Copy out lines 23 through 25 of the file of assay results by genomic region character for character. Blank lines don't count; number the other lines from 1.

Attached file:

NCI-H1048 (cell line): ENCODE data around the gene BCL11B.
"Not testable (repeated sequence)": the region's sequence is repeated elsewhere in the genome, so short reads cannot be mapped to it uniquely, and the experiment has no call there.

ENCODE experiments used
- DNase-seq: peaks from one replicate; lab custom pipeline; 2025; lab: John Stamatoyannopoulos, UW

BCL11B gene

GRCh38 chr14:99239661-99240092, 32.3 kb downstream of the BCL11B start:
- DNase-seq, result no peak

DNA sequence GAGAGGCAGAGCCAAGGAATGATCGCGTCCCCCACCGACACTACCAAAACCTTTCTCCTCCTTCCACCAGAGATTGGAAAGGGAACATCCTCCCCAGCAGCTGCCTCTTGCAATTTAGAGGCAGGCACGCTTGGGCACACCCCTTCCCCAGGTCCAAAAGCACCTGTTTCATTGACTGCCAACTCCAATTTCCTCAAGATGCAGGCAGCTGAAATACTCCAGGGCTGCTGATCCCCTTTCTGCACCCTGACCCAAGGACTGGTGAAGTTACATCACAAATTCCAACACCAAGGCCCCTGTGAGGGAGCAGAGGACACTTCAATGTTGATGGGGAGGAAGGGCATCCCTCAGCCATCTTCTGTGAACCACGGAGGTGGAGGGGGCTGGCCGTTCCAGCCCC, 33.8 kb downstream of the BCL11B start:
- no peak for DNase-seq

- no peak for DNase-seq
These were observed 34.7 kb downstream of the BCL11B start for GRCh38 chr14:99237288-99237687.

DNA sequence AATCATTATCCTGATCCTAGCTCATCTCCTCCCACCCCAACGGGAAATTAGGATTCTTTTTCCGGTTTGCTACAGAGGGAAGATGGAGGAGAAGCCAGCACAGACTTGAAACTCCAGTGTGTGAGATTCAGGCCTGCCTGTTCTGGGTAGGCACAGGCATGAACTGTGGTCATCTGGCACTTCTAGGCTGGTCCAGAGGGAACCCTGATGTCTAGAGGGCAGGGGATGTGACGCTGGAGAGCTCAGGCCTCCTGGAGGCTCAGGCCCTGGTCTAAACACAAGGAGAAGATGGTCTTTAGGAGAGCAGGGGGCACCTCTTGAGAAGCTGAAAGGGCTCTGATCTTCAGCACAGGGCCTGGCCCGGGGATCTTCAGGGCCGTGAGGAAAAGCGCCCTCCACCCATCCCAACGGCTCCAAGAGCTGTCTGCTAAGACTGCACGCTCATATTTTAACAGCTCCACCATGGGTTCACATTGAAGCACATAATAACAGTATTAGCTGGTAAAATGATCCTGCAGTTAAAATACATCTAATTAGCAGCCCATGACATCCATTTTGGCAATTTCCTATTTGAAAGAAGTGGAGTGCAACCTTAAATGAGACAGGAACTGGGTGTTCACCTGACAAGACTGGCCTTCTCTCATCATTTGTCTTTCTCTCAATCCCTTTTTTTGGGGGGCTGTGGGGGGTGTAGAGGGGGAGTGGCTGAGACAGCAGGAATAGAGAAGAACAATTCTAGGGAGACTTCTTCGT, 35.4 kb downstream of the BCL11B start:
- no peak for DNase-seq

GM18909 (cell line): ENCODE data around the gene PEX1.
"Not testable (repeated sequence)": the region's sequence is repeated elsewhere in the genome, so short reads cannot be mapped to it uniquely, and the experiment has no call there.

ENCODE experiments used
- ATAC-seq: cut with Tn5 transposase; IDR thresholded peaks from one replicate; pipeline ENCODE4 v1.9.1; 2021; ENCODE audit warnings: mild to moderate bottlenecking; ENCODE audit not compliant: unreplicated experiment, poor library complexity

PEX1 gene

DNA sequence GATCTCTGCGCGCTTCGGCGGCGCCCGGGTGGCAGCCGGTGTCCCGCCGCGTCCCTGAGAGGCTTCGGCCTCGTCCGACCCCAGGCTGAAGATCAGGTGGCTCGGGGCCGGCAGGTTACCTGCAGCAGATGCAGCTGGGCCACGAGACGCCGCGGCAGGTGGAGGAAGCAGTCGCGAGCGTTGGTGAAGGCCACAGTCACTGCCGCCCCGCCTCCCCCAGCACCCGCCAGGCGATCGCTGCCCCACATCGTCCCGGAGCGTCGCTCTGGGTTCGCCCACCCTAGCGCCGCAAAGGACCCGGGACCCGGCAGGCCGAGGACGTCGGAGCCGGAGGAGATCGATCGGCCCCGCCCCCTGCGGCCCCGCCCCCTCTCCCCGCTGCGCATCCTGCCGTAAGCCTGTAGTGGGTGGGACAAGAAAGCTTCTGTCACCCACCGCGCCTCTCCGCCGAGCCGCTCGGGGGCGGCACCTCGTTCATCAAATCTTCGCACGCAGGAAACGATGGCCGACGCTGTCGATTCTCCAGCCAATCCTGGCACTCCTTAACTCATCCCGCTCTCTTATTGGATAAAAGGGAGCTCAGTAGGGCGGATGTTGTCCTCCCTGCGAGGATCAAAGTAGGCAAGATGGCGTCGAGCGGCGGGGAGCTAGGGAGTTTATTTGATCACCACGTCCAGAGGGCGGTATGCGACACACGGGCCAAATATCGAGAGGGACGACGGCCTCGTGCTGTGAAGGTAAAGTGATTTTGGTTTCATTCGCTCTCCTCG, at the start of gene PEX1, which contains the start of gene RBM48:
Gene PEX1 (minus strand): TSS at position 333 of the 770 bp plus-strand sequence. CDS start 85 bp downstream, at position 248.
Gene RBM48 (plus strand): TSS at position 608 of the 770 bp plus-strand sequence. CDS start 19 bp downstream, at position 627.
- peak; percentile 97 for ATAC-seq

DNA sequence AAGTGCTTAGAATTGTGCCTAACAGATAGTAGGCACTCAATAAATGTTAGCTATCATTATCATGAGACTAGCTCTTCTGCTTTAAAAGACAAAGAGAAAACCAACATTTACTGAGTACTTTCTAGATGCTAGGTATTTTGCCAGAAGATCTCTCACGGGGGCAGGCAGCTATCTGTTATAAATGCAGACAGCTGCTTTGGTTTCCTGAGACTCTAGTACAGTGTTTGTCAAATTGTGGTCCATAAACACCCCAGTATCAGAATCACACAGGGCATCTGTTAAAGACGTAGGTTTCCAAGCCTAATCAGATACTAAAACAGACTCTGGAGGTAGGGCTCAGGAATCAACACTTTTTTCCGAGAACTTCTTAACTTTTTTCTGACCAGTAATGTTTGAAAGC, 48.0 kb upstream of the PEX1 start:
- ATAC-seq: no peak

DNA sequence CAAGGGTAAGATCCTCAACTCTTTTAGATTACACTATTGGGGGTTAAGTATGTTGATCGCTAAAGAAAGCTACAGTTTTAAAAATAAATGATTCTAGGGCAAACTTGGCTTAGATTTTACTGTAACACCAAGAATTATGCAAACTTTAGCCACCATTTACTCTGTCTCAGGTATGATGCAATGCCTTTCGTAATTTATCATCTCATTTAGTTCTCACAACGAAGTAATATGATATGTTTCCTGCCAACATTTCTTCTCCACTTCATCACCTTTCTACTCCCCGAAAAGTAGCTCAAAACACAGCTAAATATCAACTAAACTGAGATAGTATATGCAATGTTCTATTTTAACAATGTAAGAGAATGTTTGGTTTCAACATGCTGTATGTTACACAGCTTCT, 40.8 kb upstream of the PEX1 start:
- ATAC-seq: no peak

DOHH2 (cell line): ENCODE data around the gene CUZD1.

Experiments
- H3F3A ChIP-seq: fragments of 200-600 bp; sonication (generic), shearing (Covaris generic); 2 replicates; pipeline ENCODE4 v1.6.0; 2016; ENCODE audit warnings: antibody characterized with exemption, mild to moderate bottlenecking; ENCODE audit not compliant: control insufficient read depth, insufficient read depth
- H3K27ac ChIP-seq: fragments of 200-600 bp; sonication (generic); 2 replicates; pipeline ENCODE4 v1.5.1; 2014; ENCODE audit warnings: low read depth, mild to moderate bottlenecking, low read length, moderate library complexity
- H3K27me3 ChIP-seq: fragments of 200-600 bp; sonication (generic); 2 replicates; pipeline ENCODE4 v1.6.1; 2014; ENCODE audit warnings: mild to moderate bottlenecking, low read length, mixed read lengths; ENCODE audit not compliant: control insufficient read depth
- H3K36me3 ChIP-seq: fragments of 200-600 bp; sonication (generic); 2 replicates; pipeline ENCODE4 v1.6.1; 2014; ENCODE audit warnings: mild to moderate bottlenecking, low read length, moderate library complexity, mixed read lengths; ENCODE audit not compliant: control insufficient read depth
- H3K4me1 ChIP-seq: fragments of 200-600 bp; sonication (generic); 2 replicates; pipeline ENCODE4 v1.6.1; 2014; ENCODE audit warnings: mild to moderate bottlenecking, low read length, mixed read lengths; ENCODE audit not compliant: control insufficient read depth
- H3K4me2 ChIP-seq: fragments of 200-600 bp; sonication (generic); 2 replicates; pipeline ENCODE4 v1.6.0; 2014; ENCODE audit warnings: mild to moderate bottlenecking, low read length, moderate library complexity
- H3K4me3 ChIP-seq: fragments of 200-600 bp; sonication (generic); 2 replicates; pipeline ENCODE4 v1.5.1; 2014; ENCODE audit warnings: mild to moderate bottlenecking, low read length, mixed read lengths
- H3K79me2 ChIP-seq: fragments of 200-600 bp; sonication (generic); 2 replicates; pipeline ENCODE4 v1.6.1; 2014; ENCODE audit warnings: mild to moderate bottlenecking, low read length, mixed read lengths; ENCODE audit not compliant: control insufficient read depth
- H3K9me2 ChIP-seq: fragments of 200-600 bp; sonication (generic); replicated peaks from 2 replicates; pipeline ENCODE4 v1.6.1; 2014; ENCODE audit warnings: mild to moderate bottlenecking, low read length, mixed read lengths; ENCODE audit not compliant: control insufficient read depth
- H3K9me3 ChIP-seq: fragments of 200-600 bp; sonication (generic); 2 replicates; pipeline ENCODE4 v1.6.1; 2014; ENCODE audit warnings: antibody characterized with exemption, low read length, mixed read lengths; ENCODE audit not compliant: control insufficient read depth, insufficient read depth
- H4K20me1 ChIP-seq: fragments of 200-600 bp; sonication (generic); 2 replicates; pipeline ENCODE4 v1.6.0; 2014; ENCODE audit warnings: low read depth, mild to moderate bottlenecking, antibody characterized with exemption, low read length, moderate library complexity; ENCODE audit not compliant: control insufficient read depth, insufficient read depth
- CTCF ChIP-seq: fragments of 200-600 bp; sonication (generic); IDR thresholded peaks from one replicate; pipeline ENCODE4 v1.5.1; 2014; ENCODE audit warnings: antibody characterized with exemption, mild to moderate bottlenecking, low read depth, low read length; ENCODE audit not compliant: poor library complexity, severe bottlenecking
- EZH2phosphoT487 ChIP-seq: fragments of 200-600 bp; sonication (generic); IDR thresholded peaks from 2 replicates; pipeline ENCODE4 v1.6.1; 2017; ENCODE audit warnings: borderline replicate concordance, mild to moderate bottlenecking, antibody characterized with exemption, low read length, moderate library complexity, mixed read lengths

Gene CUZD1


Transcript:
DNA sequence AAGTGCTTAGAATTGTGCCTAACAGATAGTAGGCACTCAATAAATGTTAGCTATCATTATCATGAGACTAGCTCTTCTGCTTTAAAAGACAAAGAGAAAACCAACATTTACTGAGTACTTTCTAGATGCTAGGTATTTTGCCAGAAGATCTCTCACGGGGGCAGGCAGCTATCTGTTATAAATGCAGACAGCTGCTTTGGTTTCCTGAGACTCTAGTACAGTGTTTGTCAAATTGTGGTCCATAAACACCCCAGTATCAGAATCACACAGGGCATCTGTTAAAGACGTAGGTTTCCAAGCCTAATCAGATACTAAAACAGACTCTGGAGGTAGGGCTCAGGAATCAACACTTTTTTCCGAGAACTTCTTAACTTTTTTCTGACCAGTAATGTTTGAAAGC, 48.0 kb upstream of the PEX1 start:
- ATAC-seq: no peak

DNA sequence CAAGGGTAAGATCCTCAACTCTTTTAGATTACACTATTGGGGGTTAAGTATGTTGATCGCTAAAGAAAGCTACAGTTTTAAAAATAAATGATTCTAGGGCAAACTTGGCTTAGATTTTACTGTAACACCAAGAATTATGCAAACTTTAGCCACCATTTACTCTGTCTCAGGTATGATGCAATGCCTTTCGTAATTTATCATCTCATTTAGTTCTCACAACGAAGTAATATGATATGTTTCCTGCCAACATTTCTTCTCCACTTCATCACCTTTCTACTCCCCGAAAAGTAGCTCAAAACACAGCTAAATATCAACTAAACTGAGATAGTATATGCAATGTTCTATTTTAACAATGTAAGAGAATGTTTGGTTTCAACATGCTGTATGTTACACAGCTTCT, 40.8 kb upstream of the PEX1 start: